Paradigm shifts, South African Defence Policy and the South African National Defence Force: From here to where?

Vreӱ, F. (2004)

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Journal Article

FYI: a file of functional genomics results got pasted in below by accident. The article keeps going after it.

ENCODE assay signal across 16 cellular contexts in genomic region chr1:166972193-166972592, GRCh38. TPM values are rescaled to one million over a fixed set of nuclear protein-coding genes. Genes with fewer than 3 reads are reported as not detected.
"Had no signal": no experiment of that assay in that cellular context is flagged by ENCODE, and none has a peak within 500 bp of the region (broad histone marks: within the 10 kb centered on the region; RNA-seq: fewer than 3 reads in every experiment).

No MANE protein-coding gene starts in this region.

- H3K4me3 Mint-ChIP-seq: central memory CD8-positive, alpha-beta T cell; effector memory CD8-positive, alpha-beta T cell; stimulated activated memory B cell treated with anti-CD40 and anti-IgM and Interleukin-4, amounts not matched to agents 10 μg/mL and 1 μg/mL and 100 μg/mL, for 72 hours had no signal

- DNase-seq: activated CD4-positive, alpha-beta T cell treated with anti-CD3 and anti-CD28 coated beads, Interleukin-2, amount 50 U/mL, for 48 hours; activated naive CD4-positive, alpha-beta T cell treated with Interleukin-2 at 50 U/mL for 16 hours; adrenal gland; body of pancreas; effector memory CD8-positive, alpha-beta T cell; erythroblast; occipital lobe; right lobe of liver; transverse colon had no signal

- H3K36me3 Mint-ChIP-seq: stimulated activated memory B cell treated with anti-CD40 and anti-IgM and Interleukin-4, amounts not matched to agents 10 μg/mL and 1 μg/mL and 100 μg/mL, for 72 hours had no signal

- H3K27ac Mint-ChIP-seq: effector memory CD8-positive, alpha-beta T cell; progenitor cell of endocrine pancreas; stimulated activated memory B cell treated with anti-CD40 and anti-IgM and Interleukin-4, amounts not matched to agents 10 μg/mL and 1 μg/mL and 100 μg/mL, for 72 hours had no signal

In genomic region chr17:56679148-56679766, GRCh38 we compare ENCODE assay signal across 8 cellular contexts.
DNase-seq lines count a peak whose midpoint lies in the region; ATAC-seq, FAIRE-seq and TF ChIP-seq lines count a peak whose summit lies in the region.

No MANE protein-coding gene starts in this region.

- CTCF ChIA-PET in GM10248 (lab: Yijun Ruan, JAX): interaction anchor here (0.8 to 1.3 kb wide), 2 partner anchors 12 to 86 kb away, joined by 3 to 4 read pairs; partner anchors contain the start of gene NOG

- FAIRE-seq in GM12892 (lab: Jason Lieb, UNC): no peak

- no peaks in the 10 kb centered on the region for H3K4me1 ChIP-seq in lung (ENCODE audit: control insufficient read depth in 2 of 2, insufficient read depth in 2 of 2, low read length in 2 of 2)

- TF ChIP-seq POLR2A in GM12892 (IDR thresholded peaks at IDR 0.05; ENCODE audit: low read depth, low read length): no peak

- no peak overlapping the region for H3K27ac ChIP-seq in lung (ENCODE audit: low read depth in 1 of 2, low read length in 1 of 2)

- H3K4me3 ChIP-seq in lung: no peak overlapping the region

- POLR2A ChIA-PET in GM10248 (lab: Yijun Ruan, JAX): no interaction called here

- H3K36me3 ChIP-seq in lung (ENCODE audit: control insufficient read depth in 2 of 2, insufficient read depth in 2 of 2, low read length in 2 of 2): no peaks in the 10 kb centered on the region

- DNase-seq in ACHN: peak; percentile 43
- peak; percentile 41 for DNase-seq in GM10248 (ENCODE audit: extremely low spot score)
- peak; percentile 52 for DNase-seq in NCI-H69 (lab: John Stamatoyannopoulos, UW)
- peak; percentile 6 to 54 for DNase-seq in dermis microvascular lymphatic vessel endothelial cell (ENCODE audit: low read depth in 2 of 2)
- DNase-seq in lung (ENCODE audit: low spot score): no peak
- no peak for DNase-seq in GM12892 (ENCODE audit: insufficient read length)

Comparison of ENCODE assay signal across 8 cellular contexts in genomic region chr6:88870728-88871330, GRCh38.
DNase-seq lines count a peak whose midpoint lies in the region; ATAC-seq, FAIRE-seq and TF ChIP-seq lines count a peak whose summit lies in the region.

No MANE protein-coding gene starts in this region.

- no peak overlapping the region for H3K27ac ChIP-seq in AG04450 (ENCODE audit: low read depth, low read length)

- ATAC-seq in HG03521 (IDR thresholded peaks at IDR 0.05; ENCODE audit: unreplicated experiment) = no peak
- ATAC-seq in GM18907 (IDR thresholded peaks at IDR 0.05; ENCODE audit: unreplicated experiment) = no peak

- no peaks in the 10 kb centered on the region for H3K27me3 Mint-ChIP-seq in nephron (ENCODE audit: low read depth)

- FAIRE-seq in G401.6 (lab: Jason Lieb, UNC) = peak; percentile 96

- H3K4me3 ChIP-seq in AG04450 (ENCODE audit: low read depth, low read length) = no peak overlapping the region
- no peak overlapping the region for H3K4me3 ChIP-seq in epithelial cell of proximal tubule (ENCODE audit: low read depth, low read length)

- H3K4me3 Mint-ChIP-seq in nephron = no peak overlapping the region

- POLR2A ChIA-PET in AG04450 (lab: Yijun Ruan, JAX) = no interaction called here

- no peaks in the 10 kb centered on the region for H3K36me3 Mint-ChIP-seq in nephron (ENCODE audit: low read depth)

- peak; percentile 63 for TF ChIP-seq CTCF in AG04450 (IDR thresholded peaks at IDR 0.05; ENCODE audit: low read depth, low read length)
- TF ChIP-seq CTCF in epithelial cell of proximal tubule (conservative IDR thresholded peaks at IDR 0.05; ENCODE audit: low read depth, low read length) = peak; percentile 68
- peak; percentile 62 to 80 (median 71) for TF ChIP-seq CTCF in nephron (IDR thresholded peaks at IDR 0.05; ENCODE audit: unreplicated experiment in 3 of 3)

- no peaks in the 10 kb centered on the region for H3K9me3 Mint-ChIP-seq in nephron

Elements of Kuhn's theory on scientific revolutions and its applicability to the political domain also promote explanations of military change. In this regard, changes in the South African defence realm during the past decade and the rise of the South African National Defence Force need not be viewed as inexplicable. These developments represent an opportunity to explain a prominent example of military change in Africa through an established theory. By making use of indicators drawn from the theory developed by Kuhn, an explanatory framework can be established to co-explain certain adjustments of the South African defence paradigm over the past 10 years. Of particular relevance is Kuhn’s view of an initial dominant shift, which continues to evolve with the assistance of subsequent incremental shifts. The South African paradigm that guided the pre-1994 Total Strategy defence outlook was later opposed and ousted by one that was more explanatory and embracing of the democratic features permeating and envisaged for South African society. This democratic imperative drove the dominant shift in the South African defence paradigm during the middle 1990s as it dramatically and extensively began to adjust the policy environment regarding the role and utilisation of the South African National Defence Force (SANDF). In explaining his theory, Kuhn avers that a range of smaller adjustments towards maturing the initial shift soon follows the earlier dramatic shift. Upon investigation of this secondary field of smaller changes, more incremental adjustments also become visible when analysing the South African case. In this regard, the Defence Review (1998), the Military Strategy (2001), the primary-secondary role debate emanating from the 1996 Defence White Paper, and the 2004 Defence Budget Vote represent prominent indicators of the ongoing maturation process. The theory of Kuhn on scientific revolutions furthermore holds that new paradigms also stand to be contested by rising challenges to its status. In the case of the South African defence realm and the SANDF in particular, advanced regional integration and the perceived decline of the role of the state, could once again challenge the post-1994 defence paradigm with its concomitant explanation and direction of South African thought on the preparation and deployment of the SANDF.

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